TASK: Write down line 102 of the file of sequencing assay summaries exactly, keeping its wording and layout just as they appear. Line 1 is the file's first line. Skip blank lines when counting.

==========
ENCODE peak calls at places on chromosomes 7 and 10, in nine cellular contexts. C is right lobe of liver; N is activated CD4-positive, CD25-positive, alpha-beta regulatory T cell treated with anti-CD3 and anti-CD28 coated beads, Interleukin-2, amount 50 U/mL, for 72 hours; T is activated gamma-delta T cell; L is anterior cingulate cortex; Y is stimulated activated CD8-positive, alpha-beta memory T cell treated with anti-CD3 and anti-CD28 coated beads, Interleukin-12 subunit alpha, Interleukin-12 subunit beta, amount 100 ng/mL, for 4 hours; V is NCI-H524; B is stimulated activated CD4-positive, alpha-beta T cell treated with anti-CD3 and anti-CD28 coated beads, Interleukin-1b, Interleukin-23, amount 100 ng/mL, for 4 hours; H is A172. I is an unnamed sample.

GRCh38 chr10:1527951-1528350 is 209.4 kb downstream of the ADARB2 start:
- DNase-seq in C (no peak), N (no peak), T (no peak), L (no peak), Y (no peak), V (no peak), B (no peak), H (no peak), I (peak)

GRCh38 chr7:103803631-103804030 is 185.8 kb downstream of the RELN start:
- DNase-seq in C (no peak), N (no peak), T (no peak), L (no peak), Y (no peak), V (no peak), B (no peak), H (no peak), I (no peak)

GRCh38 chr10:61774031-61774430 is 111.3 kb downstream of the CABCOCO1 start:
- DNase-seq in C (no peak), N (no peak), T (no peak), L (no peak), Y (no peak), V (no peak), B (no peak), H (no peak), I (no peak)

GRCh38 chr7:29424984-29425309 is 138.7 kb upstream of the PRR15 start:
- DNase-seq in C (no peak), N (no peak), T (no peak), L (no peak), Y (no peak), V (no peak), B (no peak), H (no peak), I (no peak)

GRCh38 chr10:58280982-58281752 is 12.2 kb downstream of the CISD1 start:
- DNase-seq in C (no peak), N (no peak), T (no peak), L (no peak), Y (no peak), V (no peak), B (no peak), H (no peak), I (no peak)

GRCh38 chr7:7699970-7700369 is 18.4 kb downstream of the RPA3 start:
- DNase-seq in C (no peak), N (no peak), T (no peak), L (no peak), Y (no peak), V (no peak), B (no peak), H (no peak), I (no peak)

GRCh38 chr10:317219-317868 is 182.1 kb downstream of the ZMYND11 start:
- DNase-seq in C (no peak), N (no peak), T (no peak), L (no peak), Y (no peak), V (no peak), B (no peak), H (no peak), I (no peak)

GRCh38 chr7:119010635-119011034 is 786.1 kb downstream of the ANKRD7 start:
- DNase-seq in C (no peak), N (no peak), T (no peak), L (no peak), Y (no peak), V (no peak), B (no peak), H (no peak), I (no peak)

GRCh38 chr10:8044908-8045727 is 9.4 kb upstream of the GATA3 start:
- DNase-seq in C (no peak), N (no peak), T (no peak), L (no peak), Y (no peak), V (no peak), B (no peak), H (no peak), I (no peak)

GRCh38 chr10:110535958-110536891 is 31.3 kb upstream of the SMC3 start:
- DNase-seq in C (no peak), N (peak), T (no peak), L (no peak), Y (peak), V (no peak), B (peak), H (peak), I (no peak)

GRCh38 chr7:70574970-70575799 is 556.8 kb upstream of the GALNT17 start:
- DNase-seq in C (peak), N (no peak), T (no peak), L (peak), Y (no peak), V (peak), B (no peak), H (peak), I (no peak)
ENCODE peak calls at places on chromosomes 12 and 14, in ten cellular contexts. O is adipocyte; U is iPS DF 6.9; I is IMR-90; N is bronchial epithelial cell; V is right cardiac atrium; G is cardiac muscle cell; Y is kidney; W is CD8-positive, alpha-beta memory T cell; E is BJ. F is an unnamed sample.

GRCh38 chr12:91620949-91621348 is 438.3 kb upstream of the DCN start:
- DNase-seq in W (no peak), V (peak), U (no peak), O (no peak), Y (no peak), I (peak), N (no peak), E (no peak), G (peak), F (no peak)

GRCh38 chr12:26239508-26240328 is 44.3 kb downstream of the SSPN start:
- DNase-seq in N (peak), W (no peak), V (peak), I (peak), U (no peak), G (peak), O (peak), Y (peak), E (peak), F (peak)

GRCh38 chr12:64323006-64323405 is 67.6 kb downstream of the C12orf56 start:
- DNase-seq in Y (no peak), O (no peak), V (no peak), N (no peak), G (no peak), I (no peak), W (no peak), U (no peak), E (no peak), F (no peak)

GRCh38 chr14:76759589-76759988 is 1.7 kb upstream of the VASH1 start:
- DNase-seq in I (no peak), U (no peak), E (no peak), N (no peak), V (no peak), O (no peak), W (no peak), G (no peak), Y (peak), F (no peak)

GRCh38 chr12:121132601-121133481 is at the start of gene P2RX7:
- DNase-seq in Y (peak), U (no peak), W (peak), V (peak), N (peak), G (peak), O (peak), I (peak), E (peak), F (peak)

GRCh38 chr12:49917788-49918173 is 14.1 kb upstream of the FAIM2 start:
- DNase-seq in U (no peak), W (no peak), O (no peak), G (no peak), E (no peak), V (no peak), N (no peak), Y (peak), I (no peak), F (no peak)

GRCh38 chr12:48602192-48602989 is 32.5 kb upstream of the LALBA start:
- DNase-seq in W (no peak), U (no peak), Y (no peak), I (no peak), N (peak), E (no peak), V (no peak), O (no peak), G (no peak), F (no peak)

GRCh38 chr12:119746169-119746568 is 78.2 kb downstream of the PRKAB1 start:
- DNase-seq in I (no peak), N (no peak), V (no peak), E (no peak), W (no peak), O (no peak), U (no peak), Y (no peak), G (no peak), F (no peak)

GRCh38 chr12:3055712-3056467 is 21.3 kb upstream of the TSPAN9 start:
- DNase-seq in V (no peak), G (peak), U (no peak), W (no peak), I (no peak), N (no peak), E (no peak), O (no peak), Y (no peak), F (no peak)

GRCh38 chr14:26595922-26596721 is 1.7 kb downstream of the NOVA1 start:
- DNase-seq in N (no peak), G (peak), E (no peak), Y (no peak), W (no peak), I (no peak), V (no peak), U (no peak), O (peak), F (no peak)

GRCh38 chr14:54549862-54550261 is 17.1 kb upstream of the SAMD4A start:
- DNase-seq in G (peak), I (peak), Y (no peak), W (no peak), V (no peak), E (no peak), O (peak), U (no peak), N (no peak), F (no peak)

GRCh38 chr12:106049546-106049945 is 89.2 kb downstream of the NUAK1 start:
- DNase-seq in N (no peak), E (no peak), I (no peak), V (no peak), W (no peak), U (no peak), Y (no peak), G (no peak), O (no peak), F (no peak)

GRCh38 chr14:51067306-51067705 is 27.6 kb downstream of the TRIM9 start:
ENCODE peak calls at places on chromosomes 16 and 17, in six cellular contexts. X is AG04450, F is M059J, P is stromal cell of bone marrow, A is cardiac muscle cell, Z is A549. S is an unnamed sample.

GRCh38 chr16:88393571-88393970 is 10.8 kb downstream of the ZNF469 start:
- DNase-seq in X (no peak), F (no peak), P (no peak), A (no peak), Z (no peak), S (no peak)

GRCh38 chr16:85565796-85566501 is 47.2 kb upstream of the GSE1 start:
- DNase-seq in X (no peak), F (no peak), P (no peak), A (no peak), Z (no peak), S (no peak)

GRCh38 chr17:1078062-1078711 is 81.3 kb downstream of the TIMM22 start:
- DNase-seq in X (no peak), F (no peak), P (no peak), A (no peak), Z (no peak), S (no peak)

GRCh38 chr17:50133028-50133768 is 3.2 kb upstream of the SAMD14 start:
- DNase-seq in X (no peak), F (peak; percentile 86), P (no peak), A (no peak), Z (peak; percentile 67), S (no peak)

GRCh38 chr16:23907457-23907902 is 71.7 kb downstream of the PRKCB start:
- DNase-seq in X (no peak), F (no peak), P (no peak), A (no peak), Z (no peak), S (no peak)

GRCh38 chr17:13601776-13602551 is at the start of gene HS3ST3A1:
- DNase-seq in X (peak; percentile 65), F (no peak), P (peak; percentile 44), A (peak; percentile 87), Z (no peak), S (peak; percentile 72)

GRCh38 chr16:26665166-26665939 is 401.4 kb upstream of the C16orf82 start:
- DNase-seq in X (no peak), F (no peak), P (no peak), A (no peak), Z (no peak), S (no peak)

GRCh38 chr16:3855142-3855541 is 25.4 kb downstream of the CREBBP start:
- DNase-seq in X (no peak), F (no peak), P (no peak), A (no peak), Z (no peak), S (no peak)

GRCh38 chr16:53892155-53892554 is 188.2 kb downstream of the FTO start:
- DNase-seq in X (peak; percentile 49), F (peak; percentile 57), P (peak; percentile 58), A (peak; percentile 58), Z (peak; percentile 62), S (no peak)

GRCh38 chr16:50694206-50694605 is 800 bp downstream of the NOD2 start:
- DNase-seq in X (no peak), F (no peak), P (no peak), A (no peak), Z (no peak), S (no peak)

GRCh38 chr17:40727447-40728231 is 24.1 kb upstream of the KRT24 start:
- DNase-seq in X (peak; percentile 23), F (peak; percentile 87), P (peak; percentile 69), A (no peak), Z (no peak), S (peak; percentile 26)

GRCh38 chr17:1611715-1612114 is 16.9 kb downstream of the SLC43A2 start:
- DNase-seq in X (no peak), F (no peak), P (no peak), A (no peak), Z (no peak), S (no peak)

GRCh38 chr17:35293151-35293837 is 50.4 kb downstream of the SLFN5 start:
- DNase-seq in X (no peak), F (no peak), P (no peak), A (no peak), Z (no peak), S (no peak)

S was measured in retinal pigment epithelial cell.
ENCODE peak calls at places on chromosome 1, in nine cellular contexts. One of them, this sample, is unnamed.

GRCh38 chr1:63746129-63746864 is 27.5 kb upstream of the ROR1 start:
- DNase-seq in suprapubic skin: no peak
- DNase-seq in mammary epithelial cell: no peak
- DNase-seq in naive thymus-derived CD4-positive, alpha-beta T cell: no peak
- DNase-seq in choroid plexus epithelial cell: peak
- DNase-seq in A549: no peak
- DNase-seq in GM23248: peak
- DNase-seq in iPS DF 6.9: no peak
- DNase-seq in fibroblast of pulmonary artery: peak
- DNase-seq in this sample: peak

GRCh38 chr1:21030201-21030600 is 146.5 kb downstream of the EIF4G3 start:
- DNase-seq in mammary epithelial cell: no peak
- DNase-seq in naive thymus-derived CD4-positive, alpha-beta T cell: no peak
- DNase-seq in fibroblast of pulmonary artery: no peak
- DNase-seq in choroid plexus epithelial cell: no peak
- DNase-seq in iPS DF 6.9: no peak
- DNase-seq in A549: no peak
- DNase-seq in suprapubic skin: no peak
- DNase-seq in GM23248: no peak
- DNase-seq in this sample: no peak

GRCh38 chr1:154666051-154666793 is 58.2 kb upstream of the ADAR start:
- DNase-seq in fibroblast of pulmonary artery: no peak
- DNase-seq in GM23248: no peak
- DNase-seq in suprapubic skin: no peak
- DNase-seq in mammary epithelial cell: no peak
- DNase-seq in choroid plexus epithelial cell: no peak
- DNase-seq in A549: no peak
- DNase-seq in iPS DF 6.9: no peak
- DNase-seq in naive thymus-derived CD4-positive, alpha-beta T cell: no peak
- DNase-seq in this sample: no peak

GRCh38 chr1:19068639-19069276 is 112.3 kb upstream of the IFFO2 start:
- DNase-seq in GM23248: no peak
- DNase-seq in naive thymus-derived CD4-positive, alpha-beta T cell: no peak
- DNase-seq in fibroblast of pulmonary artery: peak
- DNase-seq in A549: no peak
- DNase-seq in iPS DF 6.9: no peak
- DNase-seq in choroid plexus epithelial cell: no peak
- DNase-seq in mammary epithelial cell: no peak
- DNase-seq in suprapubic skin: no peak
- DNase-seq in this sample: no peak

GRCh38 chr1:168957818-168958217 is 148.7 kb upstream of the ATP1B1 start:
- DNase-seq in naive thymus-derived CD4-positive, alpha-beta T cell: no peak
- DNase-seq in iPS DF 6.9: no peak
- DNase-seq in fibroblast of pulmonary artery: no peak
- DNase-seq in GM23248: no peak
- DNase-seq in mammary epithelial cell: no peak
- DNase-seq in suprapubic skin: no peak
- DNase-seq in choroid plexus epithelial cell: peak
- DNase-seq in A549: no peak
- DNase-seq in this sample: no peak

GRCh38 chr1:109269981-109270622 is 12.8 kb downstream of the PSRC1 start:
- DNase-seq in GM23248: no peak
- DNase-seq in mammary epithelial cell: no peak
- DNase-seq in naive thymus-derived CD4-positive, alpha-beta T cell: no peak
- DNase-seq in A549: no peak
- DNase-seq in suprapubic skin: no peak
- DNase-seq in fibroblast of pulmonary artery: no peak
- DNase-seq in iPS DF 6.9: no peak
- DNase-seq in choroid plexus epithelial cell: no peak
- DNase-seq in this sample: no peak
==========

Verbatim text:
- DNase-seq in suprapubic skin: no peak